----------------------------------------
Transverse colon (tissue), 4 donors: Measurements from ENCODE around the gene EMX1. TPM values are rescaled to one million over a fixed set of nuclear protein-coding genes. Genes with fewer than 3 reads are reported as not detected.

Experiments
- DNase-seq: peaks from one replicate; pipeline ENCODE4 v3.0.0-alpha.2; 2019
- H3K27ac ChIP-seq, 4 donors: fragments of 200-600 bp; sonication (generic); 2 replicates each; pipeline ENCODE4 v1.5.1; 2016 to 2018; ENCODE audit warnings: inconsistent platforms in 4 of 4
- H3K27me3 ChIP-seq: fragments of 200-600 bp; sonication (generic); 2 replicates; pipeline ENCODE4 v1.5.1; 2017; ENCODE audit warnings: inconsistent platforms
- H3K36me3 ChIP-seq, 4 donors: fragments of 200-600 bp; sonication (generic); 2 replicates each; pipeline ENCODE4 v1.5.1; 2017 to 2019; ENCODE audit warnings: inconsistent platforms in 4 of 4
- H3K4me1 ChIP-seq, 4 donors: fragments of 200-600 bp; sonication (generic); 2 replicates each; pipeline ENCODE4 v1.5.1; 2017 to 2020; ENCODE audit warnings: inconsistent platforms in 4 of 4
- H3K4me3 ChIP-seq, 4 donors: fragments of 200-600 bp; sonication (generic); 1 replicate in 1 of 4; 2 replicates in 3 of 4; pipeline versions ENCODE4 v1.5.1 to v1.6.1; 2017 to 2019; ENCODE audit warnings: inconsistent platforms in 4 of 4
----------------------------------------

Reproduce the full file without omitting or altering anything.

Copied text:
Transverse colon (tissue), 4 donors: Measurements from ENCODE around the gene EMX1. TPM values are rescaled to one million over a fixed set of nuclear protein-coding genes. Genes with fewer than 3 reads are reported as not detected.

Experiments
- DNase-seq: peaks from one replicate; pipeline ENCODE4 v3.0.0-alpha.2; 2019
- H3K27ac ChIP-seq, 4 donors: fragments of 200-600 bp; sonication (generic); 2 replicates each; pipeline ENCODE4 v1.5.1; 2016 to 2018; ENCODE audit warnings: inconsistent platforms in 4 of 4
- H3K27me3 ChIP-seq: fragments of 200-600 bp; sonication (generic); 2 replicates; pipeline ENCODE4 v1.5.1; 2017; ENCODE audit warnings: inconsistent platforms
- H3K36me3 ChIP-seq, 4 donors: fragments of 200-600 bp; sonication (generic); 2 replicates each; pipeline ENCODE4 v1.5.1; 2017 to 2019; ENCODE audit warnings: inconsistent platforms in 4 of 4
- H3K4me1 ChIP-seq, 4 donors: fragments of 200-600 bp; sonication (generic); 2 replicates each; pipeline ENCODE4 v1.5.1; 2017 to 2020; ENCODE audit warnings: inconsistent platforms in 4 of 4
- H3K4me3 ChIP-seq, 4 donors: fragments of 200-600 bp; sonication (generic); 1 replicate in 1 of 4; 2 replicates in 3 of 4; pipeline versions ENCODE4 v1.5.1 to v1.6.1; 2017 to 2019; ENCODE audit warnings: inconsistent platforms in 4 of 4